Q. My 16-month-old doesn't like to be smothered by our very affectionate out-of-town relatives. In fact, when they go to kiss her, she turns her head and runs away. With the holidays approaching, I'm worried that she'll insult someone who tries to kiss her. How can I teach her to be polite while respecting her need for space?
A. The fact is that toddlers don't understand and are not bound by grown-up social dos and don'ts. Your daughter is just openly expressing her feelings in exactly the way 16-month-olds do -- without worrying about the other person's feelings. But while her behavior is quite normal, it can make for some sticky situations with visiting relatives.
What Can I Do?
Before their next visit, make a photo book of the relatives she'll be seeing and look at it often, telling her about each person. Being more familiar with them may help her feel more comfortable when they arrive. Then, either before their visit or upon their arrival, remind your relatives that your daughter simply doesn't like hugs and kisses right away, and that she needs to get used to being around them again. It's not personal, it's just who she is. Suggest that they take some time to play with her, perhaps engaging her with a favorite toy or book. Encourage them to follow her lead. This will make her feel safe and help her build a strong relationship with them over time.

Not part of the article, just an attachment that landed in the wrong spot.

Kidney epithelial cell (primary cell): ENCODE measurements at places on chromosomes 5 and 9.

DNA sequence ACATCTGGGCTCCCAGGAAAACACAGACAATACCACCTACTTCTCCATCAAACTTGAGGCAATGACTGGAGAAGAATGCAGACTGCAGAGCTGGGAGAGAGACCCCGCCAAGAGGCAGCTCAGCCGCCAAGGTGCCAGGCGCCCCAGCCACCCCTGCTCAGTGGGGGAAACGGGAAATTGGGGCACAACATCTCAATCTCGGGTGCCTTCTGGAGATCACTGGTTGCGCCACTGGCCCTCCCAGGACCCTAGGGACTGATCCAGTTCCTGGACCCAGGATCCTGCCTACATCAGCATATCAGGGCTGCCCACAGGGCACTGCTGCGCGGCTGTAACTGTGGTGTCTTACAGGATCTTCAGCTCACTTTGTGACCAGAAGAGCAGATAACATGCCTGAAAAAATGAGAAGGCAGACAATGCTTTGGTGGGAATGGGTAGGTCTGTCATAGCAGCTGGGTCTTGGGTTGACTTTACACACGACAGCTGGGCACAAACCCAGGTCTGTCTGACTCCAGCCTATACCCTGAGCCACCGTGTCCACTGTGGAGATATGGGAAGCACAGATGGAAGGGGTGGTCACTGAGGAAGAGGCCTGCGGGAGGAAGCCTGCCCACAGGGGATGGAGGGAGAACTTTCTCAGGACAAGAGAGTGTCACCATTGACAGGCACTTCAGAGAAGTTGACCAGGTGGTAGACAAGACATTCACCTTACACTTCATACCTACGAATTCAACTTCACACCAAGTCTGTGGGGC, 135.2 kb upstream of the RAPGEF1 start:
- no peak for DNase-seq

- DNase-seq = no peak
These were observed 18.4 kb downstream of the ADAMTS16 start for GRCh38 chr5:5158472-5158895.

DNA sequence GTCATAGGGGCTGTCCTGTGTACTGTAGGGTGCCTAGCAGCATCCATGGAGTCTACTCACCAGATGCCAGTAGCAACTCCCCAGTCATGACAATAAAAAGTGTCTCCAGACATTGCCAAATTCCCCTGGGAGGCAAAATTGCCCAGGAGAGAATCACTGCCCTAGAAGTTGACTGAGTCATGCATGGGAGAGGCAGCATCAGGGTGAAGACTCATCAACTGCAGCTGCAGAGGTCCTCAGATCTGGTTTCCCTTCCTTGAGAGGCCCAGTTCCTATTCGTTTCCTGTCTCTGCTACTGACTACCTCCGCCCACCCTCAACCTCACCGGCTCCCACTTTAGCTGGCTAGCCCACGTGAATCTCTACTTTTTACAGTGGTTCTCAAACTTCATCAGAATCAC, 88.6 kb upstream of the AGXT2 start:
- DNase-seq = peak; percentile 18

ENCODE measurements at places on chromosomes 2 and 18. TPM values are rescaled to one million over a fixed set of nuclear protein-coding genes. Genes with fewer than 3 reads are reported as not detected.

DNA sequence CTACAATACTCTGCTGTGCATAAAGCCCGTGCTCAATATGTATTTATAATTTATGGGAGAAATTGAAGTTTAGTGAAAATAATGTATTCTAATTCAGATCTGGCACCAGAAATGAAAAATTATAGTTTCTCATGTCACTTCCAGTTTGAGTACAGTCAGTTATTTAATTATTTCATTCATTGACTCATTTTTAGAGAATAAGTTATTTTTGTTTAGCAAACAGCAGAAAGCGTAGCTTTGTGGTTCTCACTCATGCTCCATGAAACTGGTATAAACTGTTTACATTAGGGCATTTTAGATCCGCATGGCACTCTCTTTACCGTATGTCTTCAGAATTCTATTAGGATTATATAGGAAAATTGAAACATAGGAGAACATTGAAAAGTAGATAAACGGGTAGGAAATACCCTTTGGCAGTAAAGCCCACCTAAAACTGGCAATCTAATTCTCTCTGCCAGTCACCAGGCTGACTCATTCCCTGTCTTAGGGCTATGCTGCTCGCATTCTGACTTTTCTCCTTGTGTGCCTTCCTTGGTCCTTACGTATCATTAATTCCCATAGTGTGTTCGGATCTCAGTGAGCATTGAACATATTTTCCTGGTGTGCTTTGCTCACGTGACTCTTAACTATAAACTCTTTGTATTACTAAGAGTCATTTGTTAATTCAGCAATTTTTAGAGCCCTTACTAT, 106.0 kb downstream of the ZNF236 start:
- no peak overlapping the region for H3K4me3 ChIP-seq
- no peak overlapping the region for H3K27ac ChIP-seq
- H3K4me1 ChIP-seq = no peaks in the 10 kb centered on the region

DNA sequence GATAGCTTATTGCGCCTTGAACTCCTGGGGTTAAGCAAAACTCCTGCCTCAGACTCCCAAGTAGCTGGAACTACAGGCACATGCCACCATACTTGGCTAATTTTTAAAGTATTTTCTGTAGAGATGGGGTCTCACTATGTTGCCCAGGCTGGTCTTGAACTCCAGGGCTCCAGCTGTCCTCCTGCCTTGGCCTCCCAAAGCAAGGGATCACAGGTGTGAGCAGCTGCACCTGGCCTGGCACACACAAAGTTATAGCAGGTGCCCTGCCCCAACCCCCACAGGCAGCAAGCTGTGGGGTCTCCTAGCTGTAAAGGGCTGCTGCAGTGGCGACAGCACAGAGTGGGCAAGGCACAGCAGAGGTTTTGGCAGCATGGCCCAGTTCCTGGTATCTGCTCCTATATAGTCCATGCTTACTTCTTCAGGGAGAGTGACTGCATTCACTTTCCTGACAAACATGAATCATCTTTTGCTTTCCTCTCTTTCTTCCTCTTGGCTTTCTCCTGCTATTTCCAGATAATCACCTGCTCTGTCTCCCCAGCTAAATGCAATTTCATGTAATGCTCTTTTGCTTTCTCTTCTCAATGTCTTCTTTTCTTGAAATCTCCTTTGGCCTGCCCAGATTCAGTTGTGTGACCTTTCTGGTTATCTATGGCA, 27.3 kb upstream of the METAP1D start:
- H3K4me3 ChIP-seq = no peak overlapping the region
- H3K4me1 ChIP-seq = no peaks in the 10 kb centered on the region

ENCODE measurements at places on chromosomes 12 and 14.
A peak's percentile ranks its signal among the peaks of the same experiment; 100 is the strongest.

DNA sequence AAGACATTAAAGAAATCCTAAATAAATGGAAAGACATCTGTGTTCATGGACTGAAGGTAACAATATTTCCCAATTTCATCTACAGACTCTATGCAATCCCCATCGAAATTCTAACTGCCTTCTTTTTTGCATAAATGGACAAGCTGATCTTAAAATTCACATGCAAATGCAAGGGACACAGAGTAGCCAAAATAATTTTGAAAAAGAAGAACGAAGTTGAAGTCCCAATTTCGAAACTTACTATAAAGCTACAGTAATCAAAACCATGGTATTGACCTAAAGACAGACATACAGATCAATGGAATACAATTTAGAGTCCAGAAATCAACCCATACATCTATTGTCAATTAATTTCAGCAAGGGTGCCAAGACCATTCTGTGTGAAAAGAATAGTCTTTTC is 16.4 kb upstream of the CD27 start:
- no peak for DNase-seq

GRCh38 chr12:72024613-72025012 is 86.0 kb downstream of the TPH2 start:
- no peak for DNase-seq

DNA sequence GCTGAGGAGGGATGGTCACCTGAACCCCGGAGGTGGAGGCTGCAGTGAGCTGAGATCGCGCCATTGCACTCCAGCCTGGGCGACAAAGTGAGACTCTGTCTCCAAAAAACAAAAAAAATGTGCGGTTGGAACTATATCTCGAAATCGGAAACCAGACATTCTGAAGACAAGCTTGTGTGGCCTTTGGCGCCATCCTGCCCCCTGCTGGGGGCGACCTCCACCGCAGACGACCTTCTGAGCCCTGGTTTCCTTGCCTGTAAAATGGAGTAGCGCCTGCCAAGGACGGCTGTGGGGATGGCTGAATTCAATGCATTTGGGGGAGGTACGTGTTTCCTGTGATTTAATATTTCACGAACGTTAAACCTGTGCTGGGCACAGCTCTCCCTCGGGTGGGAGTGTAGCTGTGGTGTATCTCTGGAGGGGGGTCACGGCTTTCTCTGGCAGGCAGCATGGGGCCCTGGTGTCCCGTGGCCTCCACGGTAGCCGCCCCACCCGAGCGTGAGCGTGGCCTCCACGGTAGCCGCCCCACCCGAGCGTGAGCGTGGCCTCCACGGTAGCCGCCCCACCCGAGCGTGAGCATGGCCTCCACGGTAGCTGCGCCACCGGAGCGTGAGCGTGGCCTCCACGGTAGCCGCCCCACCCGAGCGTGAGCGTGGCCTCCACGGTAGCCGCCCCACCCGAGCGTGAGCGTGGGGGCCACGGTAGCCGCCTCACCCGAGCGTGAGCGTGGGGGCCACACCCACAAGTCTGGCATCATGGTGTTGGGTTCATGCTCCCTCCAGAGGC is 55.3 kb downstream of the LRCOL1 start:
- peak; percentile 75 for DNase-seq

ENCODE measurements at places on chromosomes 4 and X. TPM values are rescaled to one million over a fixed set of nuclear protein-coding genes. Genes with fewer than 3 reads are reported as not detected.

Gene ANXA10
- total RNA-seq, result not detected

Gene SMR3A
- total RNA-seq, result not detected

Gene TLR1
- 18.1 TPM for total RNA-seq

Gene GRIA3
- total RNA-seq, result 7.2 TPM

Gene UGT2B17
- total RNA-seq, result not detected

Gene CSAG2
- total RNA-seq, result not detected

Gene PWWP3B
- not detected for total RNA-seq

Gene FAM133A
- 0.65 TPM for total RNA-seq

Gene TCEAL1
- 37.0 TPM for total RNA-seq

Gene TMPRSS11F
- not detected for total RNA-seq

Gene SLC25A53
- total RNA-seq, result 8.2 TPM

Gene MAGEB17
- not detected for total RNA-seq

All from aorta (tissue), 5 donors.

Remember that children look to their parents for cues about new situations and new people. So let your daughter see you give your relatives a big hug and kiss. This lets her know that you love and trust them, and she can too. Eventually, she might surprise you by automatically offering her cheek for a kiss when your relatives stop by.
Claire Lerner, LCSW, is a child development specialist at Zero to Three, a nationwide nonprofit that promotes the healthy development of babies and toddlers (zerotothree.org).
Originally published in American Baby magazine, December 2006.
All content here, including advice from doctors and other health professionals, should be considered as opinion only. Always seek the direct advice of your own doctor in connection with any questions or issues you may have regarding your own health or the health of others.